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Christianity in Asia  

Barbara Watson Andaya

The 21st century has often been touted as the “Asian century,” largely because of the remarkable resurgence of China as an economic power. There are nonetheless other developments afoot, foremost among which is the rising numbers of individuals who identify as Christians. Apart from the Philippines, Timor Leste, Asian Russia, Cyprus, Armenia, and Georgia, Christians are still a minority in the forty-eight countries that the United Nations classifies as “Asia,” a vast region that stretches from the Urals and the Caspian Sea to Papua New Guinea. However, over the past two decades, a marked increase in Asian Christians, especially in Korea, India, and China, has led to predictions that by 2025 their numbers, now estimated at 350 million, will escalate to 460 million. Yet for many Asians, Christianity is still tainted by a “foreign” past because it is associated with the European arrival in the late 15th century and with the imposition of colonialism and the influence of the West in the 19th and 20th centuries. A historical approach, however, shows that such perceptions are countered by centuries of local adaptations of Christianity to specific cultural contexts. Although the processes of “accommodation” and “adaptation” have a complex history, a long-term view reveals the multiple ways through which millions of Asian men and women have incorporated “being Christian” into their own identities.

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Religion and Migration in Rakhine  

Michael W. Charney

The historical migration and religious development in Rakhine (Arakan) up to the end of the second decade of the 21st century is complicated. This region was a crossroads for South and Southeast Asian civilizations and existed at the overlap of the frontiers of Islam and Theravada Buddhism. Existing in an ecological niche with a difficult topography and climate and a low population base, Rakhine social and state formation was built around inclusivity and tolerance. Although for much of its history the dominant religions of the population of the region were animism and then Brahmanism, successive waves of immigrants from both Bengal and Myanmar meant that Islamic and Theravada Buddhist influence was very strong. The early modern kingdom that emerged at Mrauk-U, its main political center, was built on maritime connectivity with the Indian Ocean world and developed a court culture that was both Muslim and Buddhist and ruled over a population that was religiously heterogeneous. Toleration was challenged, however, by the conquest of Rakhine by Myanmar in 1785 and efforts to eradicate local religious autonomy. Things did not improve under British rule after the British annexation of 1826. The Myanmar and British rulers of Rakhine politicized the region’s history and tried to retell the history of the region in ways that excluded some populations and included others, leading to efforts to force the Rohingya out of Rakhine from August 2017.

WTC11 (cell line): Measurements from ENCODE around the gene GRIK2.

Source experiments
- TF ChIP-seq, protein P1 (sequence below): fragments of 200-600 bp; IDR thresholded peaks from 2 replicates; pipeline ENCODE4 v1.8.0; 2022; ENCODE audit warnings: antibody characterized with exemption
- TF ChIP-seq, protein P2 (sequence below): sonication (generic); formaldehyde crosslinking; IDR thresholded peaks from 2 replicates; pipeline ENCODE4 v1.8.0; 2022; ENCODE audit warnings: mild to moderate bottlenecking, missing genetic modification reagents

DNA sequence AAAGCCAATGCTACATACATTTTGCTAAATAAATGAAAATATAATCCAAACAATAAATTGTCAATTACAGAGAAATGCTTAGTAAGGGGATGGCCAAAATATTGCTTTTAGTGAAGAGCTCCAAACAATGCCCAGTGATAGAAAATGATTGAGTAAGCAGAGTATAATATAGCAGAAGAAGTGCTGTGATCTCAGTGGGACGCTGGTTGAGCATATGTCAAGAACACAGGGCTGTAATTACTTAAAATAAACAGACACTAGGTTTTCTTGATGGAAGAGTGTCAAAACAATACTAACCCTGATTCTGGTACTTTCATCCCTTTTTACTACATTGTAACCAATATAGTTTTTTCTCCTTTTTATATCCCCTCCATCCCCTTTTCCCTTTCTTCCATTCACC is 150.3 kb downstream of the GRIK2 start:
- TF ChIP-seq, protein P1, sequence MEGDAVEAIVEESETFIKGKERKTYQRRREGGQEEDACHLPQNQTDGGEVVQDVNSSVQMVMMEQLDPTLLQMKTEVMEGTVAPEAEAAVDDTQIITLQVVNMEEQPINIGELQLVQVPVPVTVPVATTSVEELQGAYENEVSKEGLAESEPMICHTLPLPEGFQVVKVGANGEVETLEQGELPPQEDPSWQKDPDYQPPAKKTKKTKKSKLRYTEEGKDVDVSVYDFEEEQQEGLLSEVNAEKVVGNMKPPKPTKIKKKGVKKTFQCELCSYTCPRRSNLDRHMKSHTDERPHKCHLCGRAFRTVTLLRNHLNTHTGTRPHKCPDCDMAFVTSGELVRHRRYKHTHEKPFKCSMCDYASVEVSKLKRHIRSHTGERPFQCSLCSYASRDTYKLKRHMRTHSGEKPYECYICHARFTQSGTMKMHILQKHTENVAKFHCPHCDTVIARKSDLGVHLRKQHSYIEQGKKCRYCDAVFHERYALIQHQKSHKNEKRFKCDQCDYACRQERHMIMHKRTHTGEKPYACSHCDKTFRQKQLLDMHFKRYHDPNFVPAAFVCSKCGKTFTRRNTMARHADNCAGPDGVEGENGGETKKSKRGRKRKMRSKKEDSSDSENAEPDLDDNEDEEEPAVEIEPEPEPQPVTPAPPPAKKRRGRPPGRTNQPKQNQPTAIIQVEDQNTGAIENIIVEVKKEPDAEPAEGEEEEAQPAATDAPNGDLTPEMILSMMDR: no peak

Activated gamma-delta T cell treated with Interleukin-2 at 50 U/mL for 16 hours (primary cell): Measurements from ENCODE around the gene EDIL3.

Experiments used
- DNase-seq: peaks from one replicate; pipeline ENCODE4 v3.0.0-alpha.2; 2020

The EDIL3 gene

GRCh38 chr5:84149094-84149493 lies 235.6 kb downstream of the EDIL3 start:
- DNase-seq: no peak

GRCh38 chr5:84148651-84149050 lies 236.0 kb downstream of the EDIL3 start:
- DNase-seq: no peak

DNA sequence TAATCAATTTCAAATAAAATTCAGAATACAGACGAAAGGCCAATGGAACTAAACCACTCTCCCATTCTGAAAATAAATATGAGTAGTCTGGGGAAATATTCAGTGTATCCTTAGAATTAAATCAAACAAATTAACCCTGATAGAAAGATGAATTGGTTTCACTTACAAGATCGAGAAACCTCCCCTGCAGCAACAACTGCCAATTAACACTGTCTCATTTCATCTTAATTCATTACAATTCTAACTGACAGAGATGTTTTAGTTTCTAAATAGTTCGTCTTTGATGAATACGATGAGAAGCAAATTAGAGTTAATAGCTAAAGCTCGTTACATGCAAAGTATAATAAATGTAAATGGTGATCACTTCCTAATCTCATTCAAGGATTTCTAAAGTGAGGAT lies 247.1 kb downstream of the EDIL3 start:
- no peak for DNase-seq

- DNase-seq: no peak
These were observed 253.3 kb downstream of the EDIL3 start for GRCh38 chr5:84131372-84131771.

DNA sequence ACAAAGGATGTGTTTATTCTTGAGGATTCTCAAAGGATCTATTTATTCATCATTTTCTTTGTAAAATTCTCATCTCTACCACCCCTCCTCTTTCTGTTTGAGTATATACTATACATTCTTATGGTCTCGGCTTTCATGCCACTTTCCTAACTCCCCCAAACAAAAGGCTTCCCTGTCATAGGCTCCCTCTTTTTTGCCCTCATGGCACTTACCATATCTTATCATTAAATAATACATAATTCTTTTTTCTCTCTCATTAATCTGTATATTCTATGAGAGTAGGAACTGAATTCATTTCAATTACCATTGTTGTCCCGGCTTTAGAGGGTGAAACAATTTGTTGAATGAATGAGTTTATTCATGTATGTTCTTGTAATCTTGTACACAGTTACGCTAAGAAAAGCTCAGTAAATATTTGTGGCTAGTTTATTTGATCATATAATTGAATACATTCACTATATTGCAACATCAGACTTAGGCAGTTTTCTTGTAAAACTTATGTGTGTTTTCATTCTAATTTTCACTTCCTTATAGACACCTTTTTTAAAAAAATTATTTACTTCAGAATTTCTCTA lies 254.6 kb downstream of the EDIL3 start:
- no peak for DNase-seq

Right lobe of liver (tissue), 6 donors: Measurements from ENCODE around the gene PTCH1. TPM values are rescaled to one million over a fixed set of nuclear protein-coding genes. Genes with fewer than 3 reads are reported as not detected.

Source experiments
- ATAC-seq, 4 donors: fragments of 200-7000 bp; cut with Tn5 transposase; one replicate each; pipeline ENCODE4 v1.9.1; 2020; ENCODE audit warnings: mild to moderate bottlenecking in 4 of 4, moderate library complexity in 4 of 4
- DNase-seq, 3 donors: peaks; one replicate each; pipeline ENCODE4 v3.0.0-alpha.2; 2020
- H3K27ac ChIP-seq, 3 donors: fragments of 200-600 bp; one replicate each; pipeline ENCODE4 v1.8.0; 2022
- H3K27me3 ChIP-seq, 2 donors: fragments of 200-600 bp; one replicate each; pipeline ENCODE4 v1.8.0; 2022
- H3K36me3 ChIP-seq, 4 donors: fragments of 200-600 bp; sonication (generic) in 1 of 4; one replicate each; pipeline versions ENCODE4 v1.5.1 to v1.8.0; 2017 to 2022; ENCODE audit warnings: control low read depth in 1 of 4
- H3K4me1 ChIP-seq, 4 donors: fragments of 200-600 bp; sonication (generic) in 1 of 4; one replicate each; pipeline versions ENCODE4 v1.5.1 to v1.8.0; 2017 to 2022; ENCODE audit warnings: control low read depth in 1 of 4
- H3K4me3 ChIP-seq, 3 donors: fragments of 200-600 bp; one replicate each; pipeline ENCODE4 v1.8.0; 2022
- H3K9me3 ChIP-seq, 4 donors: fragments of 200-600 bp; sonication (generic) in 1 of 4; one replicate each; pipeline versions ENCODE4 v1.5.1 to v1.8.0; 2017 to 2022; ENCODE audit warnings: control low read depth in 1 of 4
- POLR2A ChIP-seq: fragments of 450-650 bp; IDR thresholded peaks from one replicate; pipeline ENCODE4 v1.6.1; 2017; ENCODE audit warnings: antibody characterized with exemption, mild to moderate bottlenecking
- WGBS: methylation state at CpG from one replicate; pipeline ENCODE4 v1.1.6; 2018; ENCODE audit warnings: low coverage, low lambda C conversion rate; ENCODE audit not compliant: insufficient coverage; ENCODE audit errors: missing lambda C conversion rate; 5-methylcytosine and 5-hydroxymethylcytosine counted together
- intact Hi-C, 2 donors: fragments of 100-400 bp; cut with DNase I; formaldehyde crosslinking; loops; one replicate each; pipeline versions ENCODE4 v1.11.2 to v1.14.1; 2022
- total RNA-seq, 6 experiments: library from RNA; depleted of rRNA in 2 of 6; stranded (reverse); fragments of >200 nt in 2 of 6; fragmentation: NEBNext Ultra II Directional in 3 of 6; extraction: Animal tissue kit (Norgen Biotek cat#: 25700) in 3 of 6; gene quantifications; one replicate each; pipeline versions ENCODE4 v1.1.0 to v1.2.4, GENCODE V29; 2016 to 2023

Article

The Portuguese Estado da Índia (Empire in Asia)  

Zoltán Biedermann

The origins of the Portuguese Estado da Índia—the sum of all Portuguese Crown possessions east of the Cape of Good Hope—can be traced back to the late 1400s, most importantly to the inaugural voyage of Vasco da Gama from Lisbon to Calicut (Kozhikode) in 1497–1498. After some initial hesitations, the Portuguese Crown created a governorship for India in 1505, with a seat at Cochin (Kochi) later transferred to Goa, to oversee commercial, military, administrative, and other activities in an increasing number of possessions along the shores of East Africa and Maritime Asia. Portuguese trading posts (feitorias), forts, and fortified towns across the region resulted from conquest or, more frequently, from negotiated agreements with local rulers, on whose cooperation the Portuguese generally relied. The Estado reached its apex in the second half of the 16th century, drawing vast resources from trade around the Cape and within Asian and African waters, while investing increasingly in military and religious campaigns in a variety of regions from southeastern Africa to the Moluccas (Malukus) and Japan. Despite significant losses to the Dutch East India Company (VOC) and the English East India Company (EIC) during the 17th century, the Estado survived until the 20th century. Goa became a part of the Indian Union in 1961, and Macao integrated into the People’s Republic of China in 1999. The perceived decadence of the Estado during much of its history is at odds with its longevity and has prompted longstanding debates about the nature of Portuguese power in Asia; its reliance on trade, military might, and imperial ideas; and its intertwinement with Asian polities and societies.